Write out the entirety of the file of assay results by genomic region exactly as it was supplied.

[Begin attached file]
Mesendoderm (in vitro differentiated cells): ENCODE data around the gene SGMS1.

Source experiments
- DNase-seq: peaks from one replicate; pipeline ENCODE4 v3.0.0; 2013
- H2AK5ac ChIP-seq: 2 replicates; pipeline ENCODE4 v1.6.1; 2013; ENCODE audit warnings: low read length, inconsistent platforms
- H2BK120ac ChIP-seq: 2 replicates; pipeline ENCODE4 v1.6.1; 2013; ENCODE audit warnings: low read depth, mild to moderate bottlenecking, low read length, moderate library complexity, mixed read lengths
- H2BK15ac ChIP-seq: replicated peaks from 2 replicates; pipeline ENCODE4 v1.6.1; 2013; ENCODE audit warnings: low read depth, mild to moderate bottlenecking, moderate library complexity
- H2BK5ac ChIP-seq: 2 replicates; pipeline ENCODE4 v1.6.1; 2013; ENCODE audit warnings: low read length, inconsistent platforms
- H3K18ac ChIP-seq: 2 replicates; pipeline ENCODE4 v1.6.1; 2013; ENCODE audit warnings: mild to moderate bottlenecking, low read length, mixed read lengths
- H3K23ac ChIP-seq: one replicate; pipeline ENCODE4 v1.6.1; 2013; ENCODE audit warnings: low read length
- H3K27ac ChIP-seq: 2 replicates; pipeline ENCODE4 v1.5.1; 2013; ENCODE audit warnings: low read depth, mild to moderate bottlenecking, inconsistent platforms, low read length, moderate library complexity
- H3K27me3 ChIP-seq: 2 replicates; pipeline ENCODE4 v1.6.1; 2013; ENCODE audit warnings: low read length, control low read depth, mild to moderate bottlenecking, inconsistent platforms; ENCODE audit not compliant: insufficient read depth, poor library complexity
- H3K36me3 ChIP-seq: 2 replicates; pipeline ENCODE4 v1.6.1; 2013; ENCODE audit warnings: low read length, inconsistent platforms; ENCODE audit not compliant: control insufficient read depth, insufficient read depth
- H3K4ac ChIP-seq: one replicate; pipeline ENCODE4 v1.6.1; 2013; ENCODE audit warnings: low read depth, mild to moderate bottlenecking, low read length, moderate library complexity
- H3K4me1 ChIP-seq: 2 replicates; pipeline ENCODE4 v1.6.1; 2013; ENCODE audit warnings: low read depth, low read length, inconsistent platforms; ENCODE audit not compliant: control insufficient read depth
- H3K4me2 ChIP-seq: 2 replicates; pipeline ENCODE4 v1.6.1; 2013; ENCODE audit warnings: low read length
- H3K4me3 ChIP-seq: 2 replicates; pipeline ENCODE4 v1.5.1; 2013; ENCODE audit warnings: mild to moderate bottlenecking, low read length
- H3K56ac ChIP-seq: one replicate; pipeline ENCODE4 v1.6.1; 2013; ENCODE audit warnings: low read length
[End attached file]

Mesendoderm (in vitro differentiated cells): ENCODE data around the gene SGMS1.

Source experiments
- DNase-seq: peaks from one replicate; pipeline ENCODE4 v3.0.0; 2013
- H2AK5ac ChIP-seq: 2 replicates; pipeline ENCODE4 v1.6.1; 2013; ENCODE audit warnings: low read length, inconsistent platforms
- H2BK120ac ChIP-seq: 2 replicates; pipeline ENCODE4 v1.6.1; 2013; ENCODE audit warnings: low read depth, mild to moderate bottlenecking, low read length, moderate library complexity, mixed read lengths
- H2BK15ac ChIP-seq: replicated peaks from 2 replicates; pipeline ENCODE4 v1.6.1; 2013; ENCODE audit warnings: low read depth, mild to moderate bottlenecking, moderate library complexity
- H2BK5ac ChIP-seq: 2 replicates; pipeline ENCODE4 v1.6.1; 2013; ENCODE audit warnings: low read length, inconsistent platforms
- H3K18ac ChIP-seq: 2 replicates; pipeline ENCODE4 v1.6.1; 2013; ENCODE audit warnings: mild to moderate bottlenecking, low read length, mixed read lengths
- H3K23ac ChIP-seq: one replicate; pipeline ENCODE4 v1.6.1; 2013; ENCODE audit warnings: low read length
- H3K27ac ChIP-seq: 2 replicates; pipeline ENCODE4 v1.5.1; 2013; ENCODE audit warnings: low read depth, mild to moderate bottlenecking, inconsistent platforms, low read length, moderate library complexity
- H3K27me3 ChIP-seq: 2 replicates; pipeline ENCODE4 v1.6.1; 2013; ENCODE audit warnings: low read length, control low read depth, mild to moderate bottlenecking, inconsistent platforms; ENCODE audit not compliant: insufficient read depth, poor library complexity
- H3K36me3 ChIP-seq: 2 replicates; pipeline ENCODE4 v1.6.1; 2013; ENCODE audit warnings: low read length, inconsistent platforms; ENCODE audit not compliant: control insufficient read depth, insufficient read depth
- H3K4ac ChIP-seq: one replicate; pipeline ENCODE4 v1.6.1; 2013; ENCODE audit warnings: low read depth, mild to moderate bottlenecking, low read length, moderate library complexity
- H3K4me1 ChIP-seq: 2 replicates; pipeline ENCODE4 v1.6.1; 2013; ENCODE audit warnings: low read depth, low read length, inconsistent platforms; ENCODE audit not compliant: control insufficient read depth
- H3K4me2 ChIP-seq: 2 replicates; pipeline ENCODE4 v1.6.1; 2013; ENCODE audit warnings: low read length
- H3K4me3 ChIP-seq: 2 replicates; pipeline ENCODE4 v1.5.1; 2013; ENCODE audit warnings: mild to moderate bottlenecking, low read length
- H3K56ac ChIP-seq: one replicate; pipeline ENCODE4 v1.6.1; 2013; ENCODE audit warnings: low read length